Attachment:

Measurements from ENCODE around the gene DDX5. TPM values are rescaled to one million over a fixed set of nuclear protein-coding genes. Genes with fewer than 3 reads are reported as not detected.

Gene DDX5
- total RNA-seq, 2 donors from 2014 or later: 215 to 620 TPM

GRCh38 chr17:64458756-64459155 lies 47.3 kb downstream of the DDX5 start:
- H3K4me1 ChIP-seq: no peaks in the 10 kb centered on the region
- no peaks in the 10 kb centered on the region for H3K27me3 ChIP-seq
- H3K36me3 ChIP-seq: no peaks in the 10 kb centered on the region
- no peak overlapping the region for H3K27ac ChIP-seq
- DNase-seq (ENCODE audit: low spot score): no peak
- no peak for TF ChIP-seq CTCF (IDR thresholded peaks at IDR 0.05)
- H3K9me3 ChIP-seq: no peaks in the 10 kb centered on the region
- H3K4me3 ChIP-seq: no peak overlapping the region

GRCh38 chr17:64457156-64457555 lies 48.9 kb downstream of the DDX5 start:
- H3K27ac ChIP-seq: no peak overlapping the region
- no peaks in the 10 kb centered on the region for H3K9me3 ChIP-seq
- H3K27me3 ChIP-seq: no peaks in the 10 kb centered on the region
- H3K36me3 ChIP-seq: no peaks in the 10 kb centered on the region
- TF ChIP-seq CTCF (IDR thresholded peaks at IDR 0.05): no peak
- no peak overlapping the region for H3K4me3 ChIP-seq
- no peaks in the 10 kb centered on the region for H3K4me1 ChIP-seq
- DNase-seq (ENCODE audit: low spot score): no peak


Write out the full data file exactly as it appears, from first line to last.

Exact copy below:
Measurements from ENCODE around the gene DDX5. TPM values are rescaled to one million over a fixed set of nuclear protein-coding genes. Genes with fewer than 3 reads are reported as not detected.

Gene DDX5
- total RNA-seq, 2 donors from 2014 or later: 215 to 620 TPM

GRCh38 chr17:64458756-64459155 lies 47.3 kb downstream of the DDX5 start:
- H3K4me1 ChIP-seq: no peaks in the 10 kb centered on the region
- no peaks in the 10 kb centered on the region for H3K27me3 ChIP-seq
- H3K36me3 ChIP-seq: no peaks in the 10 kb centered on the region
- no peak overlapping the region for H3K27ac ChIP-seq
- DNase-seq (ENCODE audit: low spot score): no peak
- no peak for TF ChIP-seq CTCF (IDR thresholded peaks at IDR 0.05)
- H3K9me3 ChIP-seq: no peaks in the 10 kb centered on the region
- H3K4me3 ChIP-seq: no peak overlapping the region

GRCh38 chr17:64457156-64457555 lies 48.9 kb downstream of the DDX5 start:
- H3K27ac ChIP-seq: no peak overlapping the region
- no peaks in the 10 kb centered on the region for H3K9me3 ChIP-seq
- H3K27me3 ChIP-seq: no peaks in the 10 kb centered on the region
- H3K36me3 ChIP-seq: no peaks in the 10 kb centered on the region
- TF ChIP-seq CTCF (IDR thresholded peaks at IDR 0.05): no peak
- no peak overlapping the region for H3K4me3 ChIP-seq
- no peaks in the 10 kb centered on the region for H3K4me1 ChIP-seq
- DNase-seq (ENCODE audit: low spot score): no peak